EarlyLearn, the city's current system for enrolling children in pre-K programs, currently serves only 27 percent of eligible families, according to data from the Administration for Children's Services.

The Campaign for Children called EarlyLearn "under-funded and unstable" in a statement.

De Blasio's transition team did not respond to a request for comment. 

http://www.capitalnewyork.com/article/politics/2013/11/8536006/de-blasio-connected-education-coalition-presents-its-blueprint-pre-

Here are Three Things the Next Mayor Should Do for NYC's Youngest

Tuesday, November 05, 2013

Here are Three Things the Next Mayor Should Do for NYC's Youngest

Expert Advice on How to Strengthen the Early Childhood System

Tuesday, November 05, 2013 - 02:11 PM


Pre-kindergarten students (Yasmeen Khan)

It’s been one year since the Bloomberg Administration launched EarlyLearnNYC, an ambitious model aimed at improving the quality of the city’s contracted child care system for children ages 6 weeks to 4 years old. As we look back at its first year, we see that EarlyLearn, while laudable, has not been fully realized.

As it exists, the current EarlyLearn system is under-funded, decreases the capacity of the contracted system, and includes rates that are inadequate for providers.

According to the Mayor’s Management Report, EarlyLearn enrollment in fiscal year 2013 was 30,096, a substantial decrease from the more than 45,000 children enrolled in the contracted system the year earlier.

When we look at total enrollment in the contracted and voucher systems, we see a 19 percent decrease in the number of children served by ACS in 2013 (101,852) compared to 2010 (120,809). This decrease in the number of children served is particularly troubling in light of the fact that ACS has found that only about one third of all eligible children are being served as it is.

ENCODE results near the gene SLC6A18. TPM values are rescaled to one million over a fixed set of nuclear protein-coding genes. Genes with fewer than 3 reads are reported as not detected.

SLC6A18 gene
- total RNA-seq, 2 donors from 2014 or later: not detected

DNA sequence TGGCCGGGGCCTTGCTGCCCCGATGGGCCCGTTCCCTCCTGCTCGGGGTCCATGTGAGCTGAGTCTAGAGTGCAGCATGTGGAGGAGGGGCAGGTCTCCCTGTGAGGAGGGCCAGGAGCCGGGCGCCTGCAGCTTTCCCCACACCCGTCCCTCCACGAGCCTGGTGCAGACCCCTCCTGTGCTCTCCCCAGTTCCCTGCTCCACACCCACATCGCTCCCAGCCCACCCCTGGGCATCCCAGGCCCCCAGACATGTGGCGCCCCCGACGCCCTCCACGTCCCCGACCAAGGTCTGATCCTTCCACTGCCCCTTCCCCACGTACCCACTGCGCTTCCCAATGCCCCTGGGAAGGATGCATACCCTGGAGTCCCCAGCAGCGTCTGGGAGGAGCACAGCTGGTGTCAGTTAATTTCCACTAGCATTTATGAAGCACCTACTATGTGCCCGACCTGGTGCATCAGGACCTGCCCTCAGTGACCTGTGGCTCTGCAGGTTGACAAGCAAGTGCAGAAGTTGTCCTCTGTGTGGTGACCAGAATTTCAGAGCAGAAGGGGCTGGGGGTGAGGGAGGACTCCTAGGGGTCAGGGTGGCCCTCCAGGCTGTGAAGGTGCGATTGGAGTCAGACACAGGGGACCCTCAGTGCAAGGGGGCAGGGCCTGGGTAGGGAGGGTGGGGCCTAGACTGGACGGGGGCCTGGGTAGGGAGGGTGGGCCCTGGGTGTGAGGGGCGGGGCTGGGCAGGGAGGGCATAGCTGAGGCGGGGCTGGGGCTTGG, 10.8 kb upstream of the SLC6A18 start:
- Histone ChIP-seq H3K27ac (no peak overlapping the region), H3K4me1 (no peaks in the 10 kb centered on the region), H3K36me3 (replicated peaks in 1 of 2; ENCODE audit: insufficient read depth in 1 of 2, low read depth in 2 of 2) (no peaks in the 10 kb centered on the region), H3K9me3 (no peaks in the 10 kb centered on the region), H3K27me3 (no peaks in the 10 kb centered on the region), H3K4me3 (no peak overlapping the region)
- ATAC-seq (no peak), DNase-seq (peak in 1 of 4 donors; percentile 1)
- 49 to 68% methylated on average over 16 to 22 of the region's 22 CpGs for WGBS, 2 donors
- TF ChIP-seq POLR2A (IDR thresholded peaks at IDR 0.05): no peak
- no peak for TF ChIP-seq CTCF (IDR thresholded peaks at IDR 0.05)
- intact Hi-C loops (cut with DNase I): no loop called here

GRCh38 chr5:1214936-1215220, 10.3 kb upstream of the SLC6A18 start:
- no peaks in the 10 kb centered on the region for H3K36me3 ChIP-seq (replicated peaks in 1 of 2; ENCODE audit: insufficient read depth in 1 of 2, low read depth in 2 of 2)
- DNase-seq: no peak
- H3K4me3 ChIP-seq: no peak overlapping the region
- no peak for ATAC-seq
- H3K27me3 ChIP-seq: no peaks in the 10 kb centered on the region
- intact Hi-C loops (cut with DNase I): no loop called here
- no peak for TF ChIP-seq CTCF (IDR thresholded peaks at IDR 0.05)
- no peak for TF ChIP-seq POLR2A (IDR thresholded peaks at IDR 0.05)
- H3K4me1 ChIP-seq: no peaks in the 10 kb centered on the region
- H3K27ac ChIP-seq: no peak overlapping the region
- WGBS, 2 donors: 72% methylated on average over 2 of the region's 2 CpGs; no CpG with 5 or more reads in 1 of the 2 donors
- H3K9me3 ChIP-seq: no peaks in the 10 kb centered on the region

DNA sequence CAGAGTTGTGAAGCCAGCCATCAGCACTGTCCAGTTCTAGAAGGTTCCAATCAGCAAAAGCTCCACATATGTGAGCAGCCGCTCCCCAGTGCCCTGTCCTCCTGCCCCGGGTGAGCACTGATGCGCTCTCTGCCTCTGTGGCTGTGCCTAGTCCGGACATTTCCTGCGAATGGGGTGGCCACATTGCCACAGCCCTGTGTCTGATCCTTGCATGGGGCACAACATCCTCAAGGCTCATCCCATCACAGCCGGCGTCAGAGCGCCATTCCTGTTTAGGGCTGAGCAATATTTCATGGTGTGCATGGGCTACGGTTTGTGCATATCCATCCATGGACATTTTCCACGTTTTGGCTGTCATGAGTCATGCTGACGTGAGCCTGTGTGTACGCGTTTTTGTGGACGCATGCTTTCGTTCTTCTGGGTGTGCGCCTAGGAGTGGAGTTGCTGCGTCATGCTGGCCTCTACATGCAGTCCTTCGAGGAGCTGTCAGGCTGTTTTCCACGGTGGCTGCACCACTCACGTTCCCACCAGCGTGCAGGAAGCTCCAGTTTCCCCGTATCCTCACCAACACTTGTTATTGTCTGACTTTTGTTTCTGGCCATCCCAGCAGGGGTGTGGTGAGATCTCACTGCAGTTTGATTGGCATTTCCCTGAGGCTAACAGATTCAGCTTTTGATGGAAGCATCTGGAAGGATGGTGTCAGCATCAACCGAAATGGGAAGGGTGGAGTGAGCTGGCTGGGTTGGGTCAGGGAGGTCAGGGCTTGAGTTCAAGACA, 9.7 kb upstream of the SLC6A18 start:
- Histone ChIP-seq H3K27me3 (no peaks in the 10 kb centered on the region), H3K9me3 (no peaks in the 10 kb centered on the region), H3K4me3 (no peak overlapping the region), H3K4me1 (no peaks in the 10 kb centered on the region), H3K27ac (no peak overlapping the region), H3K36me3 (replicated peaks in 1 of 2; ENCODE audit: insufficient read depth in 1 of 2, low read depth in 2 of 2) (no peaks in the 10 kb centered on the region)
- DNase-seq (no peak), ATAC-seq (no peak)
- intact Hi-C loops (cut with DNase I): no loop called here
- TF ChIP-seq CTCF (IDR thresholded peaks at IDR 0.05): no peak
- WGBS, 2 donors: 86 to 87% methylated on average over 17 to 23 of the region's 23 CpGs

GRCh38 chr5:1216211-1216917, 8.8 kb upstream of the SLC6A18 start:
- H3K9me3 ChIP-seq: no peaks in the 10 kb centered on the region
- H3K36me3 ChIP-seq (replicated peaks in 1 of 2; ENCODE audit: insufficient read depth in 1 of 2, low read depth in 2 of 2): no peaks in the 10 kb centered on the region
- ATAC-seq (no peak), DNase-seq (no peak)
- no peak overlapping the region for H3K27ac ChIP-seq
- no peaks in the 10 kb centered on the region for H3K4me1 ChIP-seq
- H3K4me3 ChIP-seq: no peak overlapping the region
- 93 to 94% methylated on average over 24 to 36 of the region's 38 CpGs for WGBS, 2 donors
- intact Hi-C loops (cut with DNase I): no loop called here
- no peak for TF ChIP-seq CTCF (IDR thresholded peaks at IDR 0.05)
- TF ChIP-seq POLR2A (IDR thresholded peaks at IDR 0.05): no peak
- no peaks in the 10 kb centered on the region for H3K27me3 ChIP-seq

The numbers are moving in the wrong direction.

We see a path for the next mayor to take to truly maximize access to a high-quality, affordable, full-day early childhood education experience. EarlyLearn's overarching goal is to deliver a higher level of service; something that early childhood education providers and advocates agree is of vital importance in preparing high-needs, low-income children for kindergarten and beyond.

Here are three things we want to see the next mayor do to ensure the early childhood system's success:

1. Stop the annual budget dance. First and foremost, the more than $60 million of one-year City Council discretionary funding for child care must be baselined so that the money is permanently in ACS’s budget. This would eliminate the annual budget dance where the City Council restores the one-year funding each June and would result in a more stable system.

2. Increase funding. The city must address the EarlyLearn rate so that it is sufficient to fund the high-quality services that EarlyLearn envisioned. The per-child rate must be increased so that providers can meet standards, retain appropriate and credentialed staff and meet the costs of operations, administration, and materials for children.

3. Respect the staff. We must ensure early education staff has adequate compensation and benefits. An investment in the early childhood education system must include resources for the workforce, including professional development, support for obtaining credentials and advancing education, and improved compensation and benefits, including affordable health care coverage.

Subsidized child care is an investment in New York City’s future. Every child deserves access to safe, high-quality, and affordable early childhood education.

Going forward, the next mayor, public advocate, comptroller and City Council members must have a plan for making high-quality, affordable early education available to every New York City child.

UNH Releases "PEG'd Away: The impact of NYC PEG plans on New York City, its people and its communities"

Tuesday, March 05, 2013
PEG'd Away is a issue brief by United Neighborhood Houses, detailing the impact of PEGs to City agencies that provide core community services, such as Department for the Aging, Department for Youth and Community Development, Administration for Children's Services, Department of Homeless Services, and others. 

Twice a year, in order to close gaps in the City's budget, City agencies face the task of cutting spending; in City-speak, these budget reductions are known as Programs to Eliminate the Gap (PEGs). Over the last several decades in NYC, Peg'd has become the most unlikely of verbs, as in "this program just got Peg'd," meaning the City budget proposal includes a program that will be restructured or eliminated for cost savings.